Mary Shelley the author of Frankenstein; her own and the novel’s connection with the City of Bath

Mary Shelley

This information surprised me, it is something I was unaware of, despite studying Percy’s and Mary’s life and drawing out many inspirations from their experiences for my Wickedly Romantic Poets novels. So I thought I would share it with you in case you are surprised and interested too.

Mary and the poet percy Bysshe Shelley, who she married in 1816 after a long affair, lived in Bath between 1816 and 1817 (I do know this was because Percy was hiding from people he owed debts to in London, and Mary’s family had disowned her prior to thier marriage so her father and step-mother would not offer her protection). The information below, that is on display in The Pump Room in the City of Bath, explains how scientific lectures that she attended in Bath influenced the novel that she completed during the time she lived in the city. It was quite a strange time for the couple, because Percy’s wife was found drowned in the river Thames, pregnant by another man. It appeared to be suicide. It left him fighting a legal battle to be able to see his children too, which is potentially one of the reasons he hastily married Mary. He was not a monogomous man in any context, and was potentially having an affair at the time, but living in sin was turning the odds against him and making the chances of him winning the custody of his children unlikely.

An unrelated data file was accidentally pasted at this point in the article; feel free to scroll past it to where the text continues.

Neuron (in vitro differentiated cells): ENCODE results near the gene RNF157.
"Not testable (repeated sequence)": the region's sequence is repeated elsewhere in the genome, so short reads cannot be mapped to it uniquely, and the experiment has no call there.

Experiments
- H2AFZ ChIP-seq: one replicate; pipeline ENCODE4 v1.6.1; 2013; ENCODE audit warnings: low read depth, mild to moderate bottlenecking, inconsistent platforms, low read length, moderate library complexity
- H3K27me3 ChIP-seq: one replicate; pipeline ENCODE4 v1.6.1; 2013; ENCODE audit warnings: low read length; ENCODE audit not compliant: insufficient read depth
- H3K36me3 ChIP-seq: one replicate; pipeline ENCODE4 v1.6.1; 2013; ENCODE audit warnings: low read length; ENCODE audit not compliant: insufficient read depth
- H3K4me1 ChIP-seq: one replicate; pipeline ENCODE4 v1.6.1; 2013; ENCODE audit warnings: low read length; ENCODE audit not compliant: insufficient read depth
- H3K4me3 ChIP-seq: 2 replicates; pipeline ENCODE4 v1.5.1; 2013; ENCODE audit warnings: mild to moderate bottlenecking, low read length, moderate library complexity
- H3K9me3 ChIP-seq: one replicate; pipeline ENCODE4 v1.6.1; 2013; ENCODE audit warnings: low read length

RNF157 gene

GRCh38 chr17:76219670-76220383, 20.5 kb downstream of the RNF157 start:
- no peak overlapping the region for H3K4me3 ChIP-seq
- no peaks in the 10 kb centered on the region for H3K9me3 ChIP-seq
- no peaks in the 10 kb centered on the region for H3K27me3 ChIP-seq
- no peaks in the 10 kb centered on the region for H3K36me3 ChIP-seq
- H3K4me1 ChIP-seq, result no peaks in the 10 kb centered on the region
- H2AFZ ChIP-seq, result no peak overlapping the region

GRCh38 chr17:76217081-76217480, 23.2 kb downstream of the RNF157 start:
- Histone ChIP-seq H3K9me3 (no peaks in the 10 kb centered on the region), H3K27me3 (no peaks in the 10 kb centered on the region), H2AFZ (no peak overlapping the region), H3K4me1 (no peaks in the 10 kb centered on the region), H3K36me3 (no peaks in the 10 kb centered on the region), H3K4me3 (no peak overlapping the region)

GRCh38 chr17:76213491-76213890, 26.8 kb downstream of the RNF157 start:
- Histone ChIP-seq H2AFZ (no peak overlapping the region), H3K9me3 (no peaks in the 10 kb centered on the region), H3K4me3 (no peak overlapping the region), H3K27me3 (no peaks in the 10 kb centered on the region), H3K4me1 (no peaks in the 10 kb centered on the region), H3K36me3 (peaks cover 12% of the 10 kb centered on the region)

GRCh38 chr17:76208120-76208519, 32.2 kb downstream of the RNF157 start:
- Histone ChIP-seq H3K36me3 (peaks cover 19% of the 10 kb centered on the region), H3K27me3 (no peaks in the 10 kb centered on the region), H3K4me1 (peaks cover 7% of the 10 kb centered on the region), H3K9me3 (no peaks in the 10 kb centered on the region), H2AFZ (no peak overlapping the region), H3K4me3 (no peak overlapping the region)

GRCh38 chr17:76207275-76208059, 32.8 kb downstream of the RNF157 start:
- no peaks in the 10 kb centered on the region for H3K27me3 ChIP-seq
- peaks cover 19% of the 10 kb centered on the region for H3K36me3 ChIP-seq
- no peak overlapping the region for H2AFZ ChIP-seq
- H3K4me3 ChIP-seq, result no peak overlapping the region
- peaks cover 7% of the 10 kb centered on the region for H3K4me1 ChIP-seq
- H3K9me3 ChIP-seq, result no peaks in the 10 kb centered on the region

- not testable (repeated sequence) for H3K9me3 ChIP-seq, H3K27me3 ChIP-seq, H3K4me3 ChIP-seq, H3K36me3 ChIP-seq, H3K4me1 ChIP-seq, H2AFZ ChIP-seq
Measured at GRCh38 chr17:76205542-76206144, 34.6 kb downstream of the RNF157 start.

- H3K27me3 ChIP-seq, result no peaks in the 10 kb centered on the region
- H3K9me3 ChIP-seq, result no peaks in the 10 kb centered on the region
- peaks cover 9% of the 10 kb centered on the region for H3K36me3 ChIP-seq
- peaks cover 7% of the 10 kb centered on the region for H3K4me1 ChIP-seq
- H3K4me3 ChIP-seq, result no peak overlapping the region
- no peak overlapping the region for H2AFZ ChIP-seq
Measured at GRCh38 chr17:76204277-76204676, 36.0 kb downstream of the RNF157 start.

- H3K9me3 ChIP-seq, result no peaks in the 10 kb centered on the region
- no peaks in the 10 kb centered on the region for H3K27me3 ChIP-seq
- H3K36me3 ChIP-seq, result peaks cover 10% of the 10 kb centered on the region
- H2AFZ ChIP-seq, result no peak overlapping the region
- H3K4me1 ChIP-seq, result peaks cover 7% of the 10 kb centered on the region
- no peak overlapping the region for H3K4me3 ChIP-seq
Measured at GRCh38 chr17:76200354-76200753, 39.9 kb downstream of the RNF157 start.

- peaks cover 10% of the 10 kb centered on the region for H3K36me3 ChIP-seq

The initial inspirations for the creation of Mary’s monster are known to be linked to her father’s creation of a sinful woman, through his strong political views about the rights of women, who he then disowned. Although she was welcomed back like the prodigal son after she married Shelley (I wonder which of my books that might connect inspirations too, can you spot a similarity in the Lure of a Poet perhaps … ūüėČ only my poet is definitely nicer).

It does make you wonder about all these influences in Mary’s life, though, and imagine how they played out in what is a very dark story.

 

 

 

Let’s talk about the macabre: was Byron truly so original

Dressing up in macabre costumes and seeking to frighten others for pleasure has been

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Lord Byron

considered as entertainment for centuries. The Victorians loved their gothic reconstructions and the Tudors loved the intrigue of hiding behind masks and dressing up so they could pretend to be someone else. Then the infamous Lord Byron set up his group of wild friends at his ancient, mostly fallen down, Newstead Abbey. There they drank their toasts from the crown of a monk’s skull while playing blind man’s buff with his pet bear. Byron also loved to dress in false monks’ robes and to lead his friends in ceremonies. There is also the¬†picture of him in his Turkish¬†costume which again professes how much he liked to lead fashion and act a part.

Byron liked to be one of the ringleaders in shocking others with his macabre behaviour. For instance setting Shelley, his young mistress and her sister to writing ghost stories on a dark stormy night¬†abroad;¬† the¬†tale that became Mary Shelley’s Frankenstein. But was Byron really as original as he would have had his friends think? Or was he flattering another man, a man, by his actions, I would guess he revered for achieving shocking acclaim years before Byron.